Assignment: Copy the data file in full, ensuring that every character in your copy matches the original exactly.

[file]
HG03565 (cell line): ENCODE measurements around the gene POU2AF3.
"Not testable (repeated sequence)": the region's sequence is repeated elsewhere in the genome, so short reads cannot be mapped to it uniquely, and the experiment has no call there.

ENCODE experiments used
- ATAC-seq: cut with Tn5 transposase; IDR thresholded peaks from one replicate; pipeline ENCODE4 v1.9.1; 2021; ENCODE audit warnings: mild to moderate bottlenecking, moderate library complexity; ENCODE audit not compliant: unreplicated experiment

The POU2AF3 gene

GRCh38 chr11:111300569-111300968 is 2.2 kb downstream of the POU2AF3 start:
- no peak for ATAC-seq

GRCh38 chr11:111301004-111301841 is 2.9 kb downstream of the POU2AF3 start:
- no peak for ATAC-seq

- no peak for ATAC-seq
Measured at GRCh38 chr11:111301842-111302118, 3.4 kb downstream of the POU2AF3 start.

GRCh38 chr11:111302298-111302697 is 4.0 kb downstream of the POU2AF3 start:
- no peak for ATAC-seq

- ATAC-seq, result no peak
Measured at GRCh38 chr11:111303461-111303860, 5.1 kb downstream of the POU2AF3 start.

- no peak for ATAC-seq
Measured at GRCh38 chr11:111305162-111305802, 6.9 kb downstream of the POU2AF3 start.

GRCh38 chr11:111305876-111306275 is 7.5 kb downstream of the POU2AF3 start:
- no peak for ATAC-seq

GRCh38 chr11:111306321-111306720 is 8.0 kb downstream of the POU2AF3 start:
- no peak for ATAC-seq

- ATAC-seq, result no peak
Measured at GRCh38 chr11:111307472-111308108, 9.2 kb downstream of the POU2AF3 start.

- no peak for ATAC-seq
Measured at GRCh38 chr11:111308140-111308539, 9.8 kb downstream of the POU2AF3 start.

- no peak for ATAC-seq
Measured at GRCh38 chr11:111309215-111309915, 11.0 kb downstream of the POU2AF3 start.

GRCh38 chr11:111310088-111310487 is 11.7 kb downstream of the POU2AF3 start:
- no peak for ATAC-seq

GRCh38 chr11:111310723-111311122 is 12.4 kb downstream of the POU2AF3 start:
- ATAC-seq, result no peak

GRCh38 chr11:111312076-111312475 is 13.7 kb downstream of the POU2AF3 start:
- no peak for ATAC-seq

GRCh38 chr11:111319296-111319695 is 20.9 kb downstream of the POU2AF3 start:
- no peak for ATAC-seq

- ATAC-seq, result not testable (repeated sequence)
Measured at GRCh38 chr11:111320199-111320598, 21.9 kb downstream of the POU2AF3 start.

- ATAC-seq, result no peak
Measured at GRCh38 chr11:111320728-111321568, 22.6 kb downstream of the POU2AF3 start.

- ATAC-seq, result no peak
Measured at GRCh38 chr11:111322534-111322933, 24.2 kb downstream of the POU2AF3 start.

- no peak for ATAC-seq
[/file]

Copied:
HG03565 (cell line): ENCODE measurements around the gene POU2AF3.
"Not testable (repeated sequence)": the region's sequence is repeated elsewhere in the genome, so short reads cannot be mapped to it uniquely, and the experiment has no call there.

ENCODE experiments used
- ATAC-seq: cut with Tn5 transposase; IDR thresholded peaks from one replicate; pipeline ENCODE4 v1.9.1; 2021; ENCODE audit warnings: mild to moderate bottlenecking, moderate library complexity; ENCODE audit not compliant: unreplicated experiment

The POU2AF3 gene

GRCh38 chr11:111300569-111300968 is 2.2 kb downstream of the POU2AF3 start:
- no peak for ATAC-seq

GRCh38 chr11:111301004-111301841 is 2.9 kb downstream of the POU2AF3 start:
- no peak for ATAC-seq

- no peak for ATAC-seq
Measured at GRCh38 chr11:111301842-111302118, 3.4 kb downstream of the POU2AF3 start.

GRCh38 chr11:111302298-111302697 is 4.0 kb downstream of the POU2AF3 start:
- no peak for ATAC-seq

- ATAC-seq, result no peak
Measured at GRCh38 chr11:111303461-111303860, 5.1 kb downstream of the POU2AF3 start.

- no peak for ATAC-seq
Measured at GRCh38 chr11:111305162-111305802, 6.9 kb downstream of the POU2AF3 start.

GRCh38 chr11:111305876-111306275 is 7.5 kb downstream of the POU2AF3 start:
- no peak for ATAC-seq

GRCh38 chr11:111306321-111306720 is 8.0 kb downstream of the POU2AF3 start:
- no peak for ATAC-seq

- ATAC-seq, result no peak
Measured at GRCh38 chr11:111307472-111308108, 9.2 kb downstream of the POU2AF3 start.

- no peak for ATAC-seq
Measured at GRCh38 chr11:111308140-111308539, 9.8 kb downstream of the POU2AF3 start.

- no peak for ATAC-seq
Measured at GRCh38 chr11:111309215-111309915, 11.0 kb downstream of the POU2AF3 start.

GRCh38 chr11:111310088-111310487 is 11.7 kb downstream of the POU2AF3 start:
- no peak for ATAC-seq

GRCh38 chr11:111310723-111311122 is 12.4 kb downstream of the POU2AF3 start:
- ATAC-seq, result no peak

GRCh38 chr11:111312076-111312475 is 13.7 kb downstream of the POU2AF3 start:
- no peak for ATAC-seq

GRCh38 chr11:111319296-111319695 is 20.9 kb downstream of the POU2AF3 start:
- no peak for ATAC-seq

- ATAC-seq, result not testable (repeated sequence)
Measured at GRCh38 chr11:111320199-111320598, 21.9 kb downstream of the POU2AF3 start.

- ATAC-seq, result no peak
Measured at GRCh38 chr11:111320728-111321568, 22.6 kb downstream of the POU2AF3 start.

- ATAC-seq, result no peak
Measured at GRCh38 chr11:111322534-111322933, 24.2 kb downstream of the POU2AF3 start.

- no peak for ATAC-seq